- Perhaps the oddeſt whim among whipping anecdotes is
that oſ a certain nobleman, who ſlouriſhed in the reign oſ George II. This ſingular character rented a houie in St. James's- place, and made an elderly good-looking woman houſekeeper. It was his woman's buſmeſs one day oſ each week to provide every article ſor ſcrubbing out a room, and to engage two pretty women to meet him there on the day one to repreſent a houſekeeper, and the other a chamber-maid. While he was ſcrubbing the room, he ſancied himlelſ a parſ/h -ſirl, and he did his work to very bad, that one or the other ot the women, or both, whipped him in the lame unmerciſul manner thole poor girls are whipped by cruel miſtrcLwa.
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you deny the truth oſ theſe inſtances, let us next con-
ſider what reaſon can be given ſor an aſtion ſo odd
and uncommon. Iſ you have recourſe to the aſtrolo- gers, they will impute the whole oſ the buſmeſs to the ſtars, and accuſe heaven that ſometimes provokes ſuch an appetite in man by a peculiar and hidden inſluence. They will ſay, as Picus expreſſes it, That the man's propenſity to Venus was cauſed in his geniture, and deſtined to flogging by oppoſite and threatening rays oſ the ſtars on which ſubject Franciſcus Junc*linus takes a great deal oſ pains to inſtruct us in the cal- culation oſ nativities, chap. 6. But ſmce the heavens and the ſtars are univerſal cauſes, and ſo cannot occa- ſion ſuch particular effects in one or two individuals, Ficus, ſor good reaſon, rejects their inſluence, and en- quires aſter a nearer and more immediate reaſon. He thinks it was occaſioned in his acquaintance by cuſtom : ſor ſo he proceeds in his narration " When I ſeriouſly " enquired oſ him the cauſe oſ this uncommon plague, " his reply was, I have uſed myſelf to it ſrom a boy. " And upon repeating the queſtion to him, he added, " that he was educated with a number oſ wicked boys, " who ſet up this trade oſ whipping among themſelves, " and purchaſed oſ each other theſe inſamous ſlripes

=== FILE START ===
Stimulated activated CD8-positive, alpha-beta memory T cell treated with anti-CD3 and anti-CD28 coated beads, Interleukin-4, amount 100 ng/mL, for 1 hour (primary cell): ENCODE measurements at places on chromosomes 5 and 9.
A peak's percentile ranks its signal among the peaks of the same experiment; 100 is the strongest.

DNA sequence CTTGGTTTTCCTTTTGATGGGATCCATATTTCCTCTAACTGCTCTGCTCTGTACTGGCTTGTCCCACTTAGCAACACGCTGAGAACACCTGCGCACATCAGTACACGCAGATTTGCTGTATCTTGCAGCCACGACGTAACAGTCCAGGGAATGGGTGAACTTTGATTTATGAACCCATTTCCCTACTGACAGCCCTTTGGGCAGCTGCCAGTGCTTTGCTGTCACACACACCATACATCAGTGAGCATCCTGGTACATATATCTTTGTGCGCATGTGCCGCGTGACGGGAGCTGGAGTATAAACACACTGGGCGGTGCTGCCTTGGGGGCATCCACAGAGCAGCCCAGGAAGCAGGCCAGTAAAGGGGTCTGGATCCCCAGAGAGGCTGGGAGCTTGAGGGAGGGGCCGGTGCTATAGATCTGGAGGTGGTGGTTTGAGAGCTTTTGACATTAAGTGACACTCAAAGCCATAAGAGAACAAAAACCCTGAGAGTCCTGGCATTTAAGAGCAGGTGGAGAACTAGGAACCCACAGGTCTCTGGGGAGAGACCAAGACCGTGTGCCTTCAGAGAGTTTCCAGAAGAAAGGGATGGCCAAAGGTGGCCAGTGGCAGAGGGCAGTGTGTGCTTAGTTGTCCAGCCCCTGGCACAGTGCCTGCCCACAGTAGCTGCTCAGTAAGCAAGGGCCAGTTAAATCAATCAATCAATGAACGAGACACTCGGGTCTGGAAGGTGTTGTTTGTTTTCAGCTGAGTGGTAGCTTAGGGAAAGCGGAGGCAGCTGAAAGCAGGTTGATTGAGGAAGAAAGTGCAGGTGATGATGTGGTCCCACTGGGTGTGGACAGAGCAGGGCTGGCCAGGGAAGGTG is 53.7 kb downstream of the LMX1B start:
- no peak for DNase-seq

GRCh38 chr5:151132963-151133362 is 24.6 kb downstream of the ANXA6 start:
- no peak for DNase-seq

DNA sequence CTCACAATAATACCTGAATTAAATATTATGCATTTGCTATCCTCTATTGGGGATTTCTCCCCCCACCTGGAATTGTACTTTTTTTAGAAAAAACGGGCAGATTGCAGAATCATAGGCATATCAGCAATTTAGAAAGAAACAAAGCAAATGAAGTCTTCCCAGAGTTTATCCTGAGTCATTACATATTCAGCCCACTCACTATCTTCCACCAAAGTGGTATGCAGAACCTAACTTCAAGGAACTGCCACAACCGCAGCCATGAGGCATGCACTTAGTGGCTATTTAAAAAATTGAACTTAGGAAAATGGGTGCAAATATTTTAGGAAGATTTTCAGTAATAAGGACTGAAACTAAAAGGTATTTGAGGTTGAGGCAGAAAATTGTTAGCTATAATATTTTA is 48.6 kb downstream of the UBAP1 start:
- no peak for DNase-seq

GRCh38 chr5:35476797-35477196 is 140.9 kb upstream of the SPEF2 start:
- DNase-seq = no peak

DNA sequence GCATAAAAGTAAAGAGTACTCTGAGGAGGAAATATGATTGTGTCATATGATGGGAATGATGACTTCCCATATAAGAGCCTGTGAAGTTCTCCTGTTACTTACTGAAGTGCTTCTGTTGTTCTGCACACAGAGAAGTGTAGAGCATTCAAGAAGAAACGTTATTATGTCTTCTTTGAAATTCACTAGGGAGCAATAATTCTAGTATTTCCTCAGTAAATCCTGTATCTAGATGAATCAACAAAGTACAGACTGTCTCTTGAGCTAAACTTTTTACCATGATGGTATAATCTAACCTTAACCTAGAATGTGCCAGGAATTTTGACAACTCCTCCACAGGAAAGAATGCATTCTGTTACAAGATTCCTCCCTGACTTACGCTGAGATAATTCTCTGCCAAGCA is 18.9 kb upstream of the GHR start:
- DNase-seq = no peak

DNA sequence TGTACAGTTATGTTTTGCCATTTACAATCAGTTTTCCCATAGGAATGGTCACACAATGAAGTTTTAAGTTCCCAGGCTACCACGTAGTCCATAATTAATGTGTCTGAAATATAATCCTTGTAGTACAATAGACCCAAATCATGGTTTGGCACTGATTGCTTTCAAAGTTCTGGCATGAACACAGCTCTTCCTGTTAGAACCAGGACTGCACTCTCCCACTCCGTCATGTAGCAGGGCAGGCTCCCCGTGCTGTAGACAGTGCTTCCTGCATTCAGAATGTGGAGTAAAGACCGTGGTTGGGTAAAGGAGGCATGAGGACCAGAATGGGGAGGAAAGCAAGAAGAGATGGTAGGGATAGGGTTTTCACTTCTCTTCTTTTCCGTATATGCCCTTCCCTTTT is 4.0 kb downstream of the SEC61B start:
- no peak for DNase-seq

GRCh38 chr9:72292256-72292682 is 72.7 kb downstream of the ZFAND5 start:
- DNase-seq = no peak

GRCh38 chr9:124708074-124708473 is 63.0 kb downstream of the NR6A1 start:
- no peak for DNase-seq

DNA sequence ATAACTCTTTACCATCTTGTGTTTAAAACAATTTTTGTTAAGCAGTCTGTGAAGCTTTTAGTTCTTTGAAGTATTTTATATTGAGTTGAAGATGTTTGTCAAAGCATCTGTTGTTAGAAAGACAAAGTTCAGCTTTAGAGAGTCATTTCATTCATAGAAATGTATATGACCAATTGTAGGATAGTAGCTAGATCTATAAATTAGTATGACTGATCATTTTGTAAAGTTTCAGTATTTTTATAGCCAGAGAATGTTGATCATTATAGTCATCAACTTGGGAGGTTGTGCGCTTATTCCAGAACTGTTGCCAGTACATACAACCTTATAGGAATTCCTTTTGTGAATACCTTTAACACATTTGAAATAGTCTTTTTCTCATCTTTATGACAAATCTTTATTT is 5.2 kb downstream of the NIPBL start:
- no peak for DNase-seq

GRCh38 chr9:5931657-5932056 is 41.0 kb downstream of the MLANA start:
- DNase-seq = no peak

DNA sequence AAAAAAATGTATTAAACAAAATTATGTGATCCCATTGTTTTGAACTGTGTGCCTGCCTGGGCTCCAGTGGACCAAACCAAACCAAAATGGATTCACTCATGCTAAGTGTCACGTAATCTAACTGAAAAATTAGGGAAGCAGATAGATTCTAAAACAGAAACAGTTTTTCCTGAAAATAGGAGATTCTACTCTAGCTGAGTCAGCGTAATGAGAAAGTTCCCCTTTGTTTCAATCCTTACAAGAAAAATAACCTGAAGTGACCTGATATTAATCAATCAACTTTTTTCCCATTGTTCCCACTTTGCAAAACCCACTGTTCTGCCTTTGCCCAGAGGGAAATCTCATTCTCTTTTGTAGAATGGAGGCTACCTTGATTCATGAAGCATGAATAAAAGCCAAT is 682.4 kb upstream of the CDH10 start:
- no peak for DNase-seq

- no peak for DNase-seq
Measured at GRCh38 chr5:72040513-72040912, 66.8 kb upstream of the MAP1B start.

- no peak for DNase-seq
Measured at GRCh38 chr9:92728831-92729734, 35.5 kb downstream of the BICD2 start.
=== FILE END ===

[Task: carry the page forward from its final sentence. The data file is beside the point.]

[ 41 ]
at me cxpcnce oſ their modeſty." Oſ the ſame opinion is Coelius, who has tranſcribed both Picus's hiſtory and opinion. His words are Now, it is leſs wonderſul that this uncommon vice ſhould be known "' by the perſon, and that he ſhould hate and condemn
- ' himſelf ſor it ; but by the ſorce oſ a vicious habit
gaining ground upon him, he praſtiſed a vice he diſapproved. But it grew more obſtinate and rooted -" in his nature, ſrom his uſmg it ſrom a child, when a reciprocal ſridion among his ſchool-ſellows uſed to " be provoked by the titillation oſ ſtripes a ſtrange inſtance what a power the ſorce oſ education has in " graſting inveterate ill habits on our morals." So ſar they: ſor my part, I don't deny the great inſluence oſ cuſtom, and Ariſtotle has long ſmce inſormed us, both in his treatiſe on Memory and his Ethics, that it is a ſort oſ ſecond nature which Ennius obſerves in theſe lines
Uſus longus mos eſt, ac meditatio crebra . Hunc tandem aſſero naturam mortalibus ejſe
Long uſe, and ſrequent thinking, cuſtom makes, And this with man, at laſt, grows into nature.